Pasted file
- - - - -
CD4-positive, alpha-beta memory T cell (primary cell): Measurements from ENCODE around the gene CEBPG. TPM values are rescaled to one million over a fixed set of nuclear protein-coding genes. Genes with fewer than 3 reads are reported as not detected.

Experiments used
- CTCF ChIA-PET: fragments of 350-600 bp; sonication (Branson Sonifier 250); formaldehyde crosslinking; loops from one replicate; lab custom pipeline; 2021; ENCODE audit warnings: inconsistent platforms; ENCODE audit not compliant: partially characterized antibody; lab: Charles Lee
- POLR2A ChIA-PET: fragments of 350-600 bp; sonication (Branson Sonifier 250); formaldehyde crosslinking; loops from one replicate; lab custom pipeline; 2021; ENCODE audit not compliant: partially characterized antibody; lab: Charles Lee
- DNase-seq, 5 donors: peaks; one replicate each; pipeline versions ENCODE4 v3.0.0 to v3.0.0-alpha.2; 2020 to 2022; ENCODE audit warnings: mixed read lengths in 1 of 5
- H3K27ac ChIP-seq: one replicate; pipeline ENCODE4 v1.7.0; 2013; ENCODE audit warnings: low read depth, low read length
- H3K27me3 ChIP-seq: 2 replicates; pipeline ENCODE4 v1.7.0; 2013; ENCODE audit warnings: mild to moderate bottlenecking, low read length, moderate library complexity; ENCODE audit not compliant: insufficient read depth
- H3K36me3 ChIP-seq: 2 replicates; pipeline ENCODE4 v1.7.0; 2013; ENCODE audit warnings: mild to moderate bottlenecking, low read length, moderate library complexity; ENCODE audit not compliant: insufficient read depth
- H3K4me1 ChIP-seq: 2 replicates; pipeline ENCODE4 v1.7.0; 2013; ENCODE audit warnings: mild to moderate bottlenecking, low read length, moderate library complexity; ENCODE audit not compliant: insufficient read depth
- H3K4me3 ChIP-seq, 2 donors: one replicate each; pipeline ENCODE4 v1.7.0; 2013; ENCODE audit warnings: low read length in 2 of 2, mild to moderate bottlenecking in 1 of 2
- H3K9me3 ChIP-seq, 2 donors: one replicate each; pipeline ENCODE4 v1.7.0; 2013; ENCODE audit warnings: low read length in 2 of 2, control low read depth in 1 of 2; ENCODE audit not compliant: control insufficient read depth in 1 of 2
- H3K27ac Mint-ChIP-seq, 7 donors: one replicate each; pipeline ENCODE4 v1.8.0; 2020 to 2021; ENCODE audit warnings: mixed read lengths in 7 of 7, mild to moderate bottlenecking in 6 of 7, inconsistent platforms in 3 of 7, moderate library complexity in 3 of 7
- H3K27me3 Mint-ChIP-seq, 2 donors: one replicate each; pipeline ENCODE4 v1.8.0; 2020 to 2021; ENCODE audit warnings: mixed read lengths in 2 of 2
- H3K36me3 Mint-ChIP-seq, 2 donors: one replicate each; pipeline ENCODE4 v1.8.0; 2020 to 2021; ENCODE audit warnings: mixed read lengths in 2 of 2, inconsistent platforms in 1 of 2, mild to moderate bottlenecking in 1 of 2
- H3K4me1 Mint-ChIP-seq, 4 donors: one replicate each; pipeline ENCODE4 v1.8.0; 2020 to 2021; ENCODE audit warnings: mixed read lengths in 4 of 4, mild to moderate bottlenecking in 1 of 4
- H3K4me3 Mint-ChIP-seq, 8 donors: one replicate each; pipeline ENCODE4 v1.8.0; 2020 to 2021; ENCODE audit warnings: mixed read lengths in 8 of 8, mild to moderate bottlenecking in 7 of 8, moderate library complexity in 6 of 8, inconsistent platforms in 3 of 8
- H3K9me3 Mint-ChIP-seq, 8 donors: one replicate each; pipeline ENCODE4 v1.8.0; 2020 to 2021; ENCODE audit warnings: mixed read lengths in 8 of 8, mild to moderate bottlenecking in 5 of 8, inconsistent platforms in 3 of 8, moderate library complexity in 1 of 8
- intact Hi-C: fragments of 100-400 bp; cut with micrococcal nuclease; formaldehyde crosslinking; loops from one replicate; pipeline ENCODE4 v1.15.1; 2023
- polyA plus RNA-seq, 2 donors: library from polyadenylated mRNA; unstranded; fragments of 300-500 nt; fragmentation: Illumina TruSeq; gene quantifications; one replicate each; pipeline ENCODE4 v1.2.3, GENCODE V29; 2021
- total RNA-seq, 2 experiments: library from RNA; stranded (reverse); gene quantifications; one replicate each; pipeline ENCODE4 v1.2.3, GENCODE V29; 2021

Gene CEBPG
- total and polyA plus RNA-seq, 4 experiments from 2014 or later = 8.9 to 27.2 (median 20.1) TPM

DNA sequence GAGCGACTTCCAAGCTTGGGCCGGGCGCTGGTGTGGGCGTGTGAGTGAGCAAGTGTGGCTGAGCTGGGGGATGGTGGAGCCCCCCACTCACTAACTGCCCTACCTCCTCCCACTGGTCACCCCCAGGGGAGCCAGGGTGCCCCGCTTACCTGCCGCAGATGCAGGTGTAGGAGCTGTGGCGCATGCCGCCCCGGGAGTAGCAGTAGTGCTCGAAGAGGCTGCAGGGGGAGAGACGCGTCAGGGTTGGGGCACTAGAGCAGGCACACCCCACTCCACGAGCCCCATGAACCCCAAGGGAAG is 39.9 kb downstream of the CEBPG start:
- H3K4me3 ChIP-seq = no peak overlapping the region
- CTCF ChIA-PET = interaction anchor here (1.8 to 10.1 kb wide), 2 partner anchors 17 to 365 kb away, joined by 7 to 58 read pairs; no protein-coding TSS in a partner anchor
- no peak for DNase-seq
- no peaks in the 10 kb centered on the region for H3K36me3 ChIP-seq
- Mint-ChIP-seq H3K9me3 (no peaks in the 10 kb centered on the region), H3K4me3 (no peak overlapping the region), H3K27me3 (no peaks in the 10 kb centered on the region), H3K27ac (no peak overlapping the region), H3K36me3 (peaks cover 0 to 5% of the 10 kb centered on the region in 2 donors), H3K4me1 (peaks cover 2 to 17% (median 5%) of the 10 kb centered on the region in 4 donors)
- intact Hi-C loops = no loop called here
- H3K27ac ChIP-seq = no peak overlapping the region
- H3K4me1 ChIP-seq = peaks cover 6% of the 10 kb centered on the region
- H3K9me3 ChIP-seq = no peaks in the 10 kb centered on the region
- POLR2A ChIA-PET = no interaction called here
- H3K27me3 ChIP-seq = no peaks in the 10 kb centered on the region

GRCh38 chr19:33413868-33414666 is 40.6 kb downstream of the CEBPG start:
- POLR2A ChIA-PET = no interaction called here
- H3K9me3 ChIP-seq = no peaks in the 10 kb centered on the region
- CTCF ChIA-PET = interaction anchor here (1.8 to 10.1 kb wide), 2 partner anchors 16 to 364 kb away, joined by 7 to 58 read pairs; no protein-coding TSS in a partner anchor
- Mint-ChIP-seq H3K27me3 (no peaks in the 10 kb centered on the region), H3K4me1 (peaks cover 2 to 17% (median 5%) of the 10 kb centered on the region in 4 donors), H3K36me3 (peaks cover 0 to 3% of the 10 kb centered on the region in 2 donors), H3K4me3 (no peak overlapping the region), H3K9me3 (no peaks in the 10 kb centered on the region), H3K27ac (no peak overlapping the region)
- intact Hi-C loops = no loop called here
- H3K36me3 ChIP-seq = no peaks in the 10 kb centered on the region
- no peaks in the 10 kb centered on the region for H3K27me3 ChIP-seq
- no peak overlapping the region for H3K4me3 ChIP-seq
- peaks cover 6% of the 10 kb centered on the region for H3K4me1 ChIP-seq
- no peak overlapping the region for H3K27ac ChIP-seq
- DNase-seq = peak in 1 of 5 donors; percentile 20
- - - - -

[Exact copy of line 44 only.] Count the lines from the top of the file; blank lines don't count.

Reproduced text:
- peaks cover 6% of the 10 kb centered on the region for H3K4me1 ChIP-seq